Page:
Most people that I’ve met hold at least two kinds of commitments:
- commitments to people
- commitments to propositions
The first kind is almost universally taken for granted. Human neurology prevents our complete transcendence of tribalism, and nobody faults Gandhi for defining his service to the human family primarily at the limited level of his fellow Indian. There’s a rather arbitrary collection of people in each of our lives with whom we relate on a more-than-mere-contract level, and whose interests we serve out of human love. We want what’s best for them, to validate their reality, and to vindicate their failures, as rapper Nas does in Life’s a Bitch: “I’m destined to live the dream for all my peeps who never made it”.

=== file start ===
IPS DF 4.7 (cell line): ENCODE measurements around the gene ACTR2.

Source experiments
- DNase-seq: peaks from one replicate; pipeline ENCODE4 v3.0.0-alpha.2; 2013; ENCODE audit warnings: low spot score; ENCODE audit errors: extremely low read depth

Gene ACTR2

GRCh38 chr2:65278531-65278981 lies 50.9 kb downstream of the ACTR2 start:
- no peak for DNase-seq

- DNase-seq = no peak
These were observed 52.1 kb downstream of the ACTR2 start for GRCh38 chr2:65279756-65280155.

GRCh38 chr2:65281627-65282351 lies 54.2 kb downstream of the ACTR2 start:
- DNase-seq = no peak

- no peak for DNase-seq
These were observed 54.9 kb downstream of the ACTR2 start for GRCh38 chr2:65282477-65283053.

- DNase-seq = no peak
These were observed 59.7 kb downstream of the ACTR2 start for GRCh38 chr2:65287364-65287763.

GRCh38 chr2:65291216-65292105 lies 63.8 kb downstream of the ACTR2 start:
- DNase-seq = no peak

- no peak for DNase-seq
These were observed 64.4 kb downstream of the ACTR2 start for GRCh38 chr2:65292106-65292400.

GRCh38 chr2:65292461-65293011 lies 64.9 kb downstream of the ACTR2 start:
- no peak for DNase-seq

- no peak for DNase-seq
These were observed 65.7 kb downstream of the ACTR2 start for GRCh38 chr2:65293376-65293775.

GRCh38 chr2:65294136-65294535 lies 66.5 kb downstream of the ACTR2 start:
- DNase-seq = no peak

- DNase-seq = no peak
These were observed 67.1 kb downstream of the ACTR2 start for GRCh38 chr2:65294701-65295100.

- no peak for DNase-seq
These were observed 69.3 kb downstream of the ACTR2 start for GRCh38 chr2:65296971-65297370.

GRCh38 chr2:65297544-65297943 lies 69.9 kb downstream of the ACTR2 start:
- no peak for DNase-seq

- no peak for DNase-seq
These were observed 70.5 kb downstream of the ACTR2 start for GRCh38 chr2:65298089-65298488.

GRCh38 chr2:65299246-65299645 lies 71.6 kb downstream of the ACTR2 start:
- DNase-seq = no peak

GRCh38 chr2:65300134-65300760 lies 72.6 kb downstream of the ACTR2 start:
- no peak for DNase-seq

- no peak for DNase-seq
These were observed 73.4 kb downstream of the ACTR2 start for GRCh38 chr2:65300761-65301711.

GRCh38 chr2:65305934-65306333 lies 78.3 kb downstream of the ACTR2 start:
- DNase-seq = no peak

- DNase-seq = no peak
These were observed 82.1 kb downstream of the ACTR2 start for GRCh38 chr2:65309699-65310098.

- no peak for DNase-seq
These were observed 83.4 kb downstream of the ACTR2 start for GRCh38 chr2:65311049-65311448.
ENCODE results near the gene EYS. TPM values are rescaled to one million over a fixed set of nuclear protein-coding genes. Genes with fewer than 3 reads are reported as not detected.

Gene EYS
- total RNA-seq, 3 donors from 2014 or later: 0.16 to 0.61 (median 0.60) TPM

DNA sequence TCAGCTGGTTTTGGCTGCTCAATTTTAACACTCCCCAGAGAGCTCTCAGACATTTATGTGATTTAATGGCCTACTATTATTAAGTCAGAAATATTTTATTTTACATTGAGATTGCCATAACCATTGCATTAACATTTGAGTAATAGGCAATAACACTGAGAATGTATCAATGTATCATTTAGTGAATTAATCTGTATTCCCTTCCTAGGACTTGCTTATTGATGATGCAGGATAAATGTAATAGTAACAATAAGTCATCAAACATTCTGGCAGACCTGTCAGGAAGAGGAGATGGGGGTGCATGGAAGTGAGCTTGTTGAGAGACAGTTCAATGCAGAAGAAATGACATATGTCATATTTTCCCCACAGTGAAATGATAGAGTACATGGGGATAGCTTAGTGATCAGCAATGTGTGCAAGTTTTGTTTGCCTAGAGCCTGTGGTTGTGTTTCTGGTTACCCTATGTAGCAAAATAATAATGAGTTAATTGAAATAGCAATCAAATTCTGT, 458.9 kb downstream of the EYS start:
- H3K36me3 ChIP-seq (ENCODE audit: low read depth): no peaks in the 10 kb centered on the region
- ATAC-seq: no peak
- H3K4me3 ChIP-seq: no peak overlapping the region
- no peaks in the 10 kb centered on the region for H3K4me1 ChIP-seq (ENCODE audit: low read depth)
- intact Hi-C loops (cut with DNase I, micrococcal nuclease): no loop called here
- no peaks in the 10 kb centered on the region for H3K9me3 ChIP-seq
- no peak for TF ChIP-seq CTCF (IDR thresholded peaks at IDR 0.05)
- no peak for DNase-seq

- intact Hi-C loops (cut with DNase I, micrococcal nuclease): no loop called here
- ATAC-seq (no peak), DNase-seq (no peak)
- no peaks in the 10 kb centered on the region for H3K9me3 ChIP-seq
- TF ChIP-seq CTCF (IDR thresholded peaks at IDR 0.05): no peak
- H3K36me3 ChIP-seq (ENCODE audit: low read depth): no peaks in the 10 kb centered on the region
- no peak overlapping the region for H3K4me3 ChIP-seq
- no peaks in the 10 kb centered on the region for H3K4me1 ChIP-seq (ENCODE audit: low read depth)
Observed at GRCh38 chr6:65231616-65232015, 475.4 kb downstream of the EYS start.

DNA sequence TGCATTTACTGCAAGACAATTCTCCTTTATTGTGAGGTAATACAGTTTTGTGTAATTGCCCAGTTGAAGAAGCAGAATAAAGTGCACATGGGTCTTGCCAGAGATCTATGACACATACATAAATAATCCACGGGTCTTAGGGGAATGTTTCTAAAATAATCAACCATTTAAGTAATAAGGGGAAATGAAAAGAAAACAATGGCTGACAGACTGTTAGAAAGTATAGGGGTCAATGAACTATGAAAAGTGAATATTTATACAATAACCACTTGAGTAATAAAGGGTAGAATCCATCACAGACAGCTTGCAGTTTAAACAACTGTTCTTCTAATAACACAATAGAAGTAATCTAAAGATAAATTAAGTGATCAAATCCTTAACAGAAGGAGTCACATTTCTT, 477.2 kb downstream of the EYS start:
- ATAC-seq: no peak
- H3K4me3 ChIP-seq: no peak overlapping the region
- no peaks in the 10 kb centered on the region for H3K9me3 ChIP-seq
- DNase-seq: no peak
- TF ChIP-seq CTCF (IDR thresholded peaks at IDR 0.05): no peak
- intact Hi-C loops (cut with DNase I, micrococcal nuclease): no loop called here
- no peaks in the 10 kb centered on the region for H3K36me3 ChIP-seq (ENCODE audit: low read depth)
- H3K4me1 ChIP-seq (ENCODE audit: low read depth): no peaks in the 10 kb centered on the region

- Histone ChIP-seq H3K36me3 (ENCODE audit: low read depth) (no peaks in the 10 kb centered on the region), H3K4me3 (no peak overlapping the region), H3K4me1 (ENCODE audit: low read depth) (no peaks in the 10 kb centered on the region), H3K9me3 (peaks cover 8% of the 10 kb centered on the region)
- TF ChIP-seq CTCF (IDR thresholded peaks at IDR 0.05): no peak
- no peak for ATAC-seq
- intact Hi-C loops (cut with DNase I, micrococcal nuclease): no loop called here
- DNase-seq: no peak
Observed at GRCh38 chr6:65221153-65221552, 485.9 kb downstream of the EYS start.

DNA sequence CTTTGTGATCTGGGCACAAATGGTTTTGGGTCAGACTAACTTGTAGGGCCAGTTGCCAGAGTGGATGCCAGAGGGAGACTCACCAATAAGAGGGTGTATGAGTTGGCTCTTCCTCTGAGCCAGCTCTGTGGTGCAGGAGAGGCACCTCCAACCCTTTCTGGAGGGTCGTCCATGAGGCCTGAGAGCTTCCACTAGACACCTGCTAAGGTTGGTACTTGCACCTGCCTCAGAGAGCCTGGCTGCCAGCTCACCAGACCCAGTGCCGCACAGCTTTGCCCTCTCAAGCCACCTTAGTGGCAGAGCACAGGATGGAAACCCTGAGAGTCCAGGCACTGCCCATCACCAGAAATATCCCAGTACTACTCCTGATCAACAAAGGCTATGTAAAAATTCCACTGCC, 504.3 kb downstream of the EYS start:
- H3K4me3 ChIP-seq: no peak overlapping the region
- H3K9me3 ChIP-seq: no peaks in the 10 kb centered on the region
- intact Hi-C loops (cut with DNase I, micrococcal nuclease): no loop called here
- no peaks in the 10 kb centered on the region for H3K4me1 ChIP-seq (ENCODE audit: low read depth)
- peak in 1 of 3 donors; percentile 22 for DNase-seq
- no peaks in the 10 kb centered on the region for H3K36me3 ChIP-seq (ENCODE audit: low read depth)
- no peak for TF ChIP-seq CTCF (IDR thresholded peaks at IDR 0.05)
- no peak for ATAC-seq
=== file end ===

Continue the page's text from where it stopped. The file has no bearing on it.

In the realm of propositions, though, we try to justify our stance: because we feel the need to, or because we are asked to, or both. Sometimes in that process of justification, we can be rather harsh. “Give me the cold evidence, and that will be enough.”, or “we can’t both be right”, or “give me your oil or I’ll give you this missile”.
I want to posit, however, that if your belief system, like mine, is couched in a complex network of human relationships and commitments, then I cannot simply accept or reject your propositions at face value, but must take the time to understand the local implications of your ideological expression.
I love and believe the idea that our beliefs and loves are a woven fabric of dancing threads. I desire (with both gravity and whimsy) to participate in that interplay. Are you with me?